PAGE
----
A Pro's Approach Denny Brauer on Wheeler Lake

1998 Bassmaster Classic champion Denny Brauer isn't quite sure what to make of the Elite Series Southern Challenge on Alabama's Wheeler Lake that begins today.

"I'll tell you, it's been a mixed bag during practice. They're scattered and they're small, at least mine have been," he says. "You know, it's typical postspawn — there are a hundred ways to catch them. That doesn't bother me, but I am concerned about size."

His experience isn't unusual. Wheeler can be tough. The 67,000-acre lake has an excellent population of largemouth, smallmouth and spotted bass. But, they have a wealth of places to hide and don't always bite the same baits from day to day, or from hour to hour. Finding a consistent pattern can be a tall order.

Anglers will catch some in the river at the upper end; some more off the weedy and stumpy flats in the middle of the lake; and more still along the steep banks and long, jutting points in the lower end of the lake near the dam. Each of these areas offers anglers a choice of shallow or deep bass-holding habitat.

"I've had some success here in the past but this one looks tough. (His past success includes an Alabama Southern Open win in 2003 as well as several other solid finishes.) I've caught a few fish shallow in the grass with a frog and a few more on a spinnerbait.

"But, I have to tell you I don't have them figured out, not at all. Most of my bass have been small — not the kind you win an Elite Series tournament with, that's for sure — and the couple that have had some size were singles.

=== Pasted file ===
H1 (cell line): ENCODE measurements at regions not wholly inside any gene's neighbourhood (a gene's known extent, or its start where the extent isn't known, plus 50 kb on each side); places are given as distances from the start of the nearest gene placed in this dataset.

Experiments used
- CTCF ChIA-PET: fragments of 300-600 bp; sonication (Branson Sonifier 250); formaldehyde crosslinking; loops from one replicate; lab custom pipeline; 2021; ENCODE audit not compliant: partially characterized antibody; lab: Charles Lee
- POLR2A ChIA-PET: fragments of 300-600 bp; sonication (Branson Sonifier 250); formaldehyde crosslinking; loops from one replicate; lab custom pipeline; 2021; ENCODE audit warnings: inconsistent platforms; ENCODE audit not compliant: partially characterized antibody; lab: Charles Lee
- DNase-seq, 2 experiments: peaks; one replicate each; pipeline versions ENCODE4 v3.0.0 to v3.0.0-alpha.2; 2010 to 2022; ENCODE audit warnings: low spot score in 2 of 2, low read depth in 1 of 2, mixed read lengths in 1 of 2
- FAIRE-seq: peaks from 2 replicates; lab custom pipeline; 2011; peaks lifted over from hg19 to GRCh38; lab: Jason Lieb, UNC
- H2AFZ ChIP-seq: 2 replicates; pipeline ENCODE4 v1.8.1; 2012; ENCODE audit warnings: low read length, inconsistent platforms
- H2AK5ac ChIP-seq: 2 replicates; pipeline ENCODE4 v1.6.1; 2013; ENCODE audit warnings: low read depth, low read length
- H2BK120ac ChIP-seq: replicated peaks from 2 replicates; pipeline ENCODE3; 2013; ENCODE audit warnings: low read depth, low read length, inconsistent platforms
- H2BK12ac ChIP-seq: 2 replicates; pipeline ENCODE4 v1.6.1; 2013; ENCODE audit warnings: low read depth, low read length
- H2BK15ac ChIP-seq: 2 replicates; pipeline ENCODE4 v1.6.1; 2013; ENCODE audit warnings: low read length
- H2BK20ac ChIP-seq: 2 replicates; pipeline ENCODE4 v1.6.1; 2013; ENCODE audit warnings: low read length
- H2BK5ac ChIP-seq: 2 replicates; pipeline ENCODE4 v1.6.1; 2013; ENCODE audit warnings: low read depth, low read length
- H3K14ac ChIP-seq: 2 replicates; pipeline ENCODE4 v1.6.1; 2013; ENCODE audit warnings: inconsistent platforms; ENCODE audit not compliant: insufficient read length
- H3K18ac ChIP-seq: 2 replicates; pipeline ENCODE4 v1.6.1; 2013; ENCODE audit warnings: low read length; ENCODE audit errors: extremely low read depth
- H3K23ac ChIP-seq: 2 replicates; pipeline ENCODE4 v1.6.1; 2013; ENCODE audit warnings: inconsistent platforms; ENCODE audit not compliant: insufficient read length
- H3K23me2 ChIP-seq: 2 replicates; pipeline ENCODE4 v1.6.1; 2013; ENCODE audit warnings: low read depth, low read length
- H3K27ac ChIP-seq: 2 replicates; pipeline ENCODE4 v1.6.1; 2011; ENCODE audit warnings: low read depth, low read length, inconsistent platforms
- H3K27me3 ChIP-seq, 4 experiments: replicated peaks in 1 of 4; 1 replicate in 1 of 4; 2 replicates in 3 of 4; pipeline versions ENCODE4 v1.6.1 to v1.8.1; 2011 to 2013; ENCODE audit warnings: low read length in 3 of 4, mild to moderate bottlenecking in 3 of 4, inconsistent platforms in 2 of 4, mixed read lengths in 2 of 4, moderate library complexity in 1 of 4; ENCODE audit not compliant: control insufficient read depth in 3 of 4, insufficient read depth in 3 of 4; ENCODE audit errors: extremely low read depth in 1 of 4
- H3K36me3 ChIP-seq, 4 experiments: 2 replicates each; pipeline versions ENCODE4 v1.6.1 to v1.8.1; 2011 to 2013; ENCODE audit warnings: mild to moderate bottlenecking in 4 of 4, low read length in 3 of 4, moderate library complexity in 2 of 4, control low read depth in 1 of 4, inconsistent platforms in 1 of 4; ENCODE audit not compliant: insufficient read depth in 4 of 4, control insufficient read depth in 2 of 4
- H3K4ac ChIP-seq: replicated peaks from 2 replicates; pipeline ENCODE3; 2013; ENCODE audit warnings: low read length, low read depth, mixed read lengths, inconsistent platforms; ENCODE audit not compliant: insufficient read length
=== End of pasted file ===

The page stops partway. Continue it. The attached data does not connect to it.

"I thought by now they'd be schooled, and you'd be able to catch several from the same spot, but that hasn't happened here this year — at least not for me. I don't know why but this hasn't been a real strong practice for me. I wish I knew more about what was going on."

Taking all that into consideration, Brauer believes this is a wide-open event, one that any of the 107 anglers on the tour could win.

"This one can be won by anyone and with any of a dozen different patterns depending on who gets on a good bite. The water temperature is ranging between 78 and 85 degrees, and there are lots of shad in the water. That's good for everyone.

"I'd say the guys to watch are the Carolina riggers, maybe Peter T or someone like that. And, there's a pretty good topwater bite, too. We'll know a lot more after the second day weigh-in on Friday afternoon.

"As for me, it's a great flippin' lake, and I love to flip but I'm scared to depend upon it because they can raise or lower the water 2 to 3 feet here in just a few hours. That can destroy a flipping pattern immediately.

"Today (Tuesday) is a good example. The water fell 3 to 4 inches while I was fishing one spot. It really affected my bite. Water movement is not good when you're flipping. Generally, you need a stable water level to stay on a good pattern."

When asked what kind of weights he expects, Brauer is hesitant and hedges his bets. "If I had to guess I'd say maybe 24 pounds will make the cut on Friday, and it might take around 45 pounds to fish on Sunday but, like I said, that's just a guess. I have no idea about the big bass. It could be almost anything.

"I don't usually worry about how much weight it'll take to make a cut or win a tournament. I go out every day and catch as many as I can and hope for the best.

"If you pick a target weight and don't catch it you may think you're not doing well when you really are. And, the same thing is true if you exceed your target weight. That could give you a false sense of security. It's best to just fish as hard as you can every day."

Weather is not expected to be a factor during the Southern Challenge. It's been sunny, hot and miserable during practice — in the 90s during the heat of the day — and is expected to stay that way through the tournament's conclusion on Sunday.

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